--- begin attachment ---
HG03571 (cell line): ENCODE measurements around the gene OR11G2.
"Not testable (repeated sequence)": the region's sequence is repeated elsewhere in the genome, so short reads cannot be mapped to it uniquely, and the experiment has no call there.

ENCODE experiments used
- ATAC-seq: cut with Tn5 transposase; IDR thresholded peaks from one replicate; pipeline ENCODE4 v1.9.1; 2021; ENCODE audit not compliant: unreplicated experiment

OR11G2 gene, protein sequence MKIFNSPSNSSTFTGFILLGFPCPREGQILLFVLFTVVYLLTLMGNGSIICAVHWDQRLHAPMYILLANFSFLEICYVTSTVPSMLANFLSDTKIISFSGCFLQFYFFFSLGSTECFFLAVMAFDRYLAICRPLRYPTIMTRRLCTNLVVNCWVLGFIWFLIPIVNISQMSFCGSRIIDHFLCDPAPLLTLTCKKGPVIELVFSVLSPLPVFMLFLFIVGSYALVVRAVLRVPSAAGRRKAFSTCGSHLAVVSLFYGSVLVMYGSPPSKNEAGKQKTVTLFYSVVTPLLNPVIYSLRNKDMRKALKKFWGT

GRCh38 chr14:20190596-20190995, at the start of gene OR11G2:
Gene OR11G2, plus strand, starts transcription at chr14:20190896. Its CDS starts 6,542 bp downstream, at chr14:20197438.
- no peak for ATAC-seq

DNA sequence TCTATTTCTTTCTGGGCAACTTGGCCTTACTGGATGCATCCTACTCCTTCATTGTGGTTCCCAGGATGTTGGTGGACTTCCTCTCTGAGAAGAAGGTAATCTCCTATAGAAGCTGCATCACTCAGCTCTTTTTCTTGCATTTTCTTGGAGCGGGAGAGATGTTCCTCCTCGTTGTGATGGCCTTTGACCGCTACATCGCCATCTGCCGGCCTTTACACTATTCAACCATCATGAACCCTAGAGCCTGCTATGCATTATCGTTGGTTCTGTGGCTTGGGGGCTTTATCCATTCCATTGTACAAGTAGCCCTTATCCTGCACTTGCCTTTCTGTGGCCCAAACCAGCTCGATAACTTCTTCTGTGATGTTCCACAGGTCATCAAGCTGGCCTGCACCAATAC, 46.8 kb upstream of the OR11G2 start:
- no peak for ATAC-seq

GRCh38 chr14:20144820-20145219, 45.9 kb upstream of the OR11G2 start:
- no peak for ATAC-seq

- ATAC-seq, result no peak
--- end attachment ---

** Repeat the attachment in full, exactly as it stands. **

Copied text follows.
HG03571 (cell line): ENCODE measurements around the gene OR11G2.
"Not testable (repeated sequence)": the region's sequence is repeated elsewhere in the genome, so short reads cannot be mapped to it uniquely, and the experiment has no call there.

ENCODE experiments used
- ATAC-seq: cut with Tn5 transposase; IDR thresholded peaks from one replicate; pipeline ENCODE4 v1.9.1; 2021; ENCODE audit not compliant: unreplicated experiment

OR11G2 gene, protein sequence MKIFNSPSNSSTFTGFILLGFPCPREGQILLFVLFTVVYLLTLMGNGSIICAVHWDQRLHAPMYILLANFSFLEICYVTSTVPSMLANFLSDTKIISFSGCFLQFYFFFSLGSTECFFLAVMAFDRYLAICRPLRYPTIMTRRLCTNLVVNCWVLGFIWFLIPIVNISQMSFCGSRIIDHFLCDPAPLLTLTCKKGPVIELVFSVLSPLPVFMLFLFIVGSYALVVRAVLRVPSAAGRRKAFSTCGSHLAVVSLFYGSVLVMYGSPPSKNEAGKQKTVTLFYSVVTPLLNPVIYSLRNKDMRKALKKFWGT

GRCh38 chr14:20190596-20190995, at the start of gene OR11G2:
Gene OR11G2, plus strand, starts transcription at chr14:20190896. Its CDS starts 6,542 bp downstream, at chr14:20197438.
- no peak for ATAC-seq

DNA sequence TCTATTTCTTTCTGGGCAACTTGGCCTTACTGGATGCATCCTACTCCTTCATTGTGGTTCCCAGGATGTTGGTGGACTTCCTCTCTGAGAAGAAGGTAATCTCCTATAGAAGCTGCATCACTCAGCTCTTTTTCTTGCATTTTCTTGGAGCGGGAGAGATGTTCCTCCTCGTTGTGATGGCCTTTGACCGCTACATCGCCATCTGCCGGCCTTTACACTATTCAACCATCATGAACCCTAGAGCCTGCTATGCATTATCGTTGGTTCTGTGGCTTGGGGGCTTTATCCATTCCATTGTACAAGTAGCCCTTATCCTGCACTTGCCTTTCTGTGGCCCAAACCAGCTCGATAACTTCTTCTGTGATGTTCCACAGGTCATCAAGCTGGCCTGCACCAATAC, 46.8 kb upstream of the OR11G2 start:
- no peak for ATAC-seq

GRCh38 chr14:20144820-20145219, 45.9 kb upstream of the OR11G2 start:
- no peak for ATAC-seq

- ATAC-seq, result no peak